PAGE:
The Mystery of the Late Anglo-Saxon African and the Confused Forensic Anthropologists

Back to archaeology for a bit. I came across this story from a number of sources yesterday, and having thought about it for a bit, it seems even more confusing and interesting than I had first thought. Back in June, two boys found a human skull in the River Coln at Fairford, Gloucestershire, and subsequently uncovered the majority of the rest of the skeleton. The remains did not belong to a recently deceased individual, and have been reported as having a C14 date of between 896 and 1025 AD, as well as being female and between 18 and 24 years old. However, the curious thing is that the remains have also been identified as belonging to a Sub-Saharan African. In itself, this fact makes for an interesting story and leads to various different interpretations and ideas about why an African woman was in England at this time. The most obvious is that she would have been a slave woman, and the next step would be to carry out some desk-based research of the Early Medieval period in Fairford to see whether their are any records of manor houses or large estates that may have had slaves.

However, the story gets a lot more interesting when it is noted that the forensic examination of the skeleton has not been made available to anyone, and the company that carried out the analysis haven’t made it known what features make them think that the body is that of an African; it doesn’t seem as though any DNA has been taken or any isotope analysis done to narrow down the place of the individual’s origin. And then there’s one other matter, that is best illustrated by a picture of the bones in question:

Fairford skeleton

Image: Wilts and Gloucestershire Standard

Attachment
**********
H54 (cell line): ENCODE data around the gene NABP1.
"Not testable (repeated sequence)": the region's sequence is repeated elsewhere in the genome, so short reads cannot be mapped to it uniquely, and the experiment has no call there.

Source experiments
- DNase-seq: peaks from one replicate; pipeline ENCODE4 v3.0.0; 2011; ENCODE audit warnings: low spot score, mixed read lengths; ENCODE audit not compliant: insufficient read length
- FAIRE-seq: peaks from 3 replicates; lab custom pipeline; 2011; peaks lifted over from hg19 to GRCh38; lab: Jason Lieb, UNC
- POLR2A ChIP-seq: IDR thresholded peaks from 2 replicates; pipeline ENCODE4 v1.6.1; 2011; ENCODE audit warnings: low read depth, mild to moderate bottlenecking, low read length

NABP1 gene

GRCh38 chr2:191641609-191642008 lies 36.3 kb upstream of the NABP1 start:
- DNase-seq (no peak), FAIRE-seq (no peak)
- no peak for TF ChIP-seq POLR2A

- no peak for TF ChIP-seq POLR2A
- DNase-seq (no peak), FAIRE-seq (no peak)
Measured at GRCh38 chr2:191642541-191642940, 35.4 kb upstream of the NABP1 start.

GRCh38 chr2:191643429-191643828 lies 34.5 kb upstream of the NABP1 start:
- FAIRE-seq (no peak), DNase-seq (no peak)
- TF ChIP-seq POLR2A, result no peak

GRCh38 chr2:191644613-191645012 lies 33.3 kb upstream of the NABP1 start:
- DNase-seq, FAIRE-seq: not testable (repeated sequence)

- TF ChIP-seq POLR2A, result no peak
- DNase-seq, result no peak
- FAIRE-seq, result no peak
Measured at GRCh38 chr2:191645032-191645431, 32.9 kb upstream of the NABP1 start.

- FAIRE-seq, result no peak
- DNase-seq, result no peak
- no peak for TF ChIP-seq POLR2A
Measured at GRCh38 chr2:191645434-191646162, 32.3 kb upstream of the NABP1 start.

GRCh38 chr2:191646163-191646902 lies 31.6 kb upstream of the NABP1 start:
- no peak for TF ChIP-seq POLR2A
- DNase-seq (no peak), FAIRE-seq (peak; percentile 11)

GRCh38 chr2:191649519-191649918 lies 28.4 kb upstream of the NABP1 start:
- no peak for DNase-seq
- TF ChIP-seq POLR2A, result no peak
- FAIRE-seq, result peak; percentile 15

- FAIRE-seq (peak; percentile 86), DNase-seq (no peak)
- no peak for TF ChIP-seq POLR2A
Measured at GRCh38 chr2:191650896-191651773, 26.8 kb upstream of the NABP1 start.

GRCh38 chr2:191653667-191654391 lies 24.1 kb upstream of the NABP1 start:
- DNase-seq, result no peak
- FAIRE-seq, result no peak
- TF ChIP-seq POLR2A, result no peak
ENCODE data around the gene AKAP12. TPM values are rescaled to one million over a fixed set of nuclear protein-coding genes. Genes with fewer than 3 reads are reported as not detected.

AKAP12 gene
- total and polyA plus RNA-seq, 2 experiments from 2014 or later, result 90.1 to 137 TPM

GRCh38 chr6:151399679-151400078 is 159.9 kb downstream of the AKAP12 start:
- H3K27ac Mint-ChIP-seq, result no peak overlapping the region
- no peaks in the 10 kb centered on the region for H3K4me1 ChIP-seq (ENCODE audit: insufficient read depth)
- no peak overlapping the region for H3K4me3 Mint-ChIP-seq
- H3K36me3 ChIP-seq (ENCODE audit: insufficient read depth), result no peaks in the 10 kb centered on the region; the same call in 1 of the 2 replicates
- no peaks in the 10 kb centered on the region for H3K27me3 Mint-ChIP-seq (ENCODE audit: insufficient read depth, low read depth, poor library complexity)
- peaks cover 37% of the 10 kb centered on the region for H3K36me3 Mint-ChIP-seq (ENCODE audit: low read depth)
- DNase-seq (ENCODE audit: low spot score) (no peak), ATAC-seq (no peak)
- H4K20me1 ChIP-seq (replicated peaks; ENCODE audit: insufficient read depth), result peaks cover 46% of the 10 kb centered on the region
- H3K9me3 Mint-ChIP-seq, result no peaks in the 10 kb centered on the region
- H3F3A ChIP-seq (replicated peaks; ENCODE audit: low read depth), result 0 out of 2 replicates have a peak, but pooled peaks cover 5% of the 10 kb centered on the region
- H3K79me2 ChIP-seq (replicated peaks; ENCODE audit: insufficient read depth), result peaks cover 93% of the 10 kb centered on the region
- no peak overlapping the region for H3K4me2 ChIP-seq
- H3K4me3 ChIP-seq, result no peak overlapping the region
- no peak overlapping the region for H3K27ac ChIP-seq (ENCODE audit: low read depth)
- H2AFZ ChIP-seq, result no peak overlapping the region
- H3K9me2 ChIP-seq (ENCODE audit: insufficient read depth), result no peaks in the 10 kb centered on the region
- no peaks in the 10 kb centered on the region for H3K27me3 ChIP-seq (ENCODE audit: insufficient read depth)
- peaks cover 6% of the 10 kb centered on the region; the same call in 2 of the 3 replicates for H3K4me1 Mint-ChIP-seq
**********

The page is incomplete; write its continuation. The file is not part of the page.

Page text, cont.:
Does anything look… out of place? Here’s the image again, with several bits marked:

Fairford skeleton 2

 

Okay; quite a few bits marked. Let’s start at the beginning…

1. Well. What’s this bone? Two upper arm bones? I think that may be the tibia, which does indeed seem to be absent on the left leg.

2. …I think I need to come back to this one. It’s the best one by far.

3. The ulna seems to be upside down. See also 5.

4. I’m sure that the radius is upside down, as there is the bulb at the bottom that fits into the Glenoid cavity of the scapula. I assume the other arm has been similarly arranged, it’s just I can’t tell on the photo.

5. See 3.

6. The ilium is both upside down, and on the wrong side of the body. Ditto for 7.

7. See 6.

… and then we have the pièce de résistance…

2. That’s the sacrum. As in the bottom of the spinal column. I can only think that someone thought it was perhaps the sternum. But if they did, then they shouldn’t actually be a forensic anthropologist.

I really can’t understand how someone could put a skeleton together so badly- especially considering they are meant to be professionals. Strangely, those in question haven’t yet come forward or made themselves identifiable (another anomaly considering it should have been an anthropological company or department that has done the work, and thus be known to those who contracted them in the first place). I only did a course in forensic anthropology at uni, and i can point out the errors. One bioarchaeologist, Dr Kristina Kilgrove from the University of West Florida, has even set up a blog post asking readers to point out the errors, with many having never had any training. There may be even more errors, but I can’t make them out with the quality of the image. Feel free to post any comments and further thoughts or points I’ve missed, and I’ll follow this story with interest. I’m intrigued what proper analysis reveals about this skeleton, and will post updates as the news becomes available.

 

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